How to eat healthy for less money 

click to enlarge Healthy eating doesn't have to cost you. - RICK KERN/GETTY IMAGES FOR TARGET
  • Rick Kern/Getty Images for Target
  • Healthy eating doesn't have to cost you.
Q: Our family is on a tight budget, and while I would like to serve the healthiest food, it always seems too expensive to get fresh veggies and fruit. — Nancy S., Tampa, Fla.

A: As the old saying goes, “You can pay me now” (when the cost of preventive measures against future problems is minimal) “or you can pay me later” (when the cost associated with health problems is much higher). But as you’ll see, if you’re on a tight budget, you don’t have to spend more now to eat healthfully, and you’ll save money later on health care expenses!

We know a recent Harvard study received a lot of attention when it declared the daily price tag on healthy meals was $1.50 more per day than an average, unhealthy diet loaded with processed foods. But here’s how to save money today on healthy foods — and tomorrow on health care bills:

Make creative shopping lists. Start with a great roadmap on how to eat more healthfully. Go to www.doctoroz.com and search for “Mediterranean diet shopping list.” It will help you build your new healthy, economical menu.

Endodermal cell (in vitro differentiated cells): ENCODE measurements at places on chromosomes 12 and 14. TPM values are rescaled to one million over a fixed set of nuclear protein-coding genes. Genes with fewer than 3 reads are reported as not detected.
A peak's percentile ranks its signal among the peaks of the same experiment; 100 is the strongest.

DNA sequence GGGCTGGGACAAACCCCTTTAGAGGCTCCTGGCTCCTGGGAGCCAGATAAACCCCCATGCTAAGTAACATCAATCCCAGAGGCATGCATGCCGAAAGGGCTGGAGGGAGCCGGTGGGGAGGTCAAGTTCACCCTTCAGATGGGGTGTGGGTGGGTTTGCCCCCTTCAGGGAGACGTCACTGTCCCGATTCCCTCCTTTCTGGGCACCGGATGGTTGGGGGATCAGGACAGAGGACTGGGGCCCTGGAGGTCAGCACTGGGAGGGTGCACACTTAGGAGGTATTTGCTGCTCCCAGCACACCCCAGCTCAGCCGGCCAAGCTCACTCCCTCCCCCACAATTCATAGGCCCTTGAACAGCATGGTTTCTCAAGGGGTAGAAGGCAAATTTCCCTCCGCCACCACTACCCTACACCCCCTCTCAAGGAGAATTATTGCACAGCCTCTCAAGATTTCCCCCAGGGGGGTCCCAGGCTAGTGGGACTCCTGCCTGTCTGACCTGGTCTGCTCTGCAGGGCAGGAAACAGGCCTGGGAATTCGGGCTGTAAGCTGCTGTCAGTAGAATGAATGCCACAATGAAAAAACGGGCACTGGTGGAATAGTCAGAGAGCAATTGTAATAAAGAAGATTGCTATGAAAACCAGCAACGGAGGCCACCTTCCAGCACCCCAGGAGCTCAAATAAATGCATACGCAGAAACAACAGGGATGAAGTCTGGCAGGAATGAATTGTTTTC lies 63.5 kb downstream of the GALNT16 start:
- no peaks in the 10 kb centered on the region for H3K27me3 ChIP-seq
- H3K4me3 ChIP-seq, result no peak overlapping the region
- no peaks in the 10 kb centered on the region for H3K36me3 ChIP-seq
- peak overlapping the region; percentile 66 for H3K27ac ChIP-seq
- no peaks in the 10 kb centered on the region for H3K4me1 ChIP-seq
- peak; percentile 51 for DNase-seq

Buy in bulk and do the math. At big-box stores, look for bulk canned goods such as tomatoes, which you can use year-round to make sauces, soups and stews. And go for bulk buys on frozen fruit and veggies, they’re loaded with nutrition. Get creative, and use them in new ways: Spinach, for example, can go into eggs, stir-fries, soups, veggie lasagna, on whole-wheat pasta with olive oil and garlic and in a healthy dip with low-fat, no-sugar-added yogurt.

Make sauces from scratch, and freeze the extra. Sauces for pasta, gravies (thicken them with pureed, cooked veggies, not flour) and even salad dressings can be prepared in large quantities at huge savings — and you’re eliminating preservatives, food colorings, transfats, sugars and who knows what else from your plate!

Dr. Mehmet Oz is host of “The Dr. Oz Show,” and Dr. Michael Roizen is chief medical officer at the Cleveland Clinic Wellness Institute. For more information go to www.sharecare.com.

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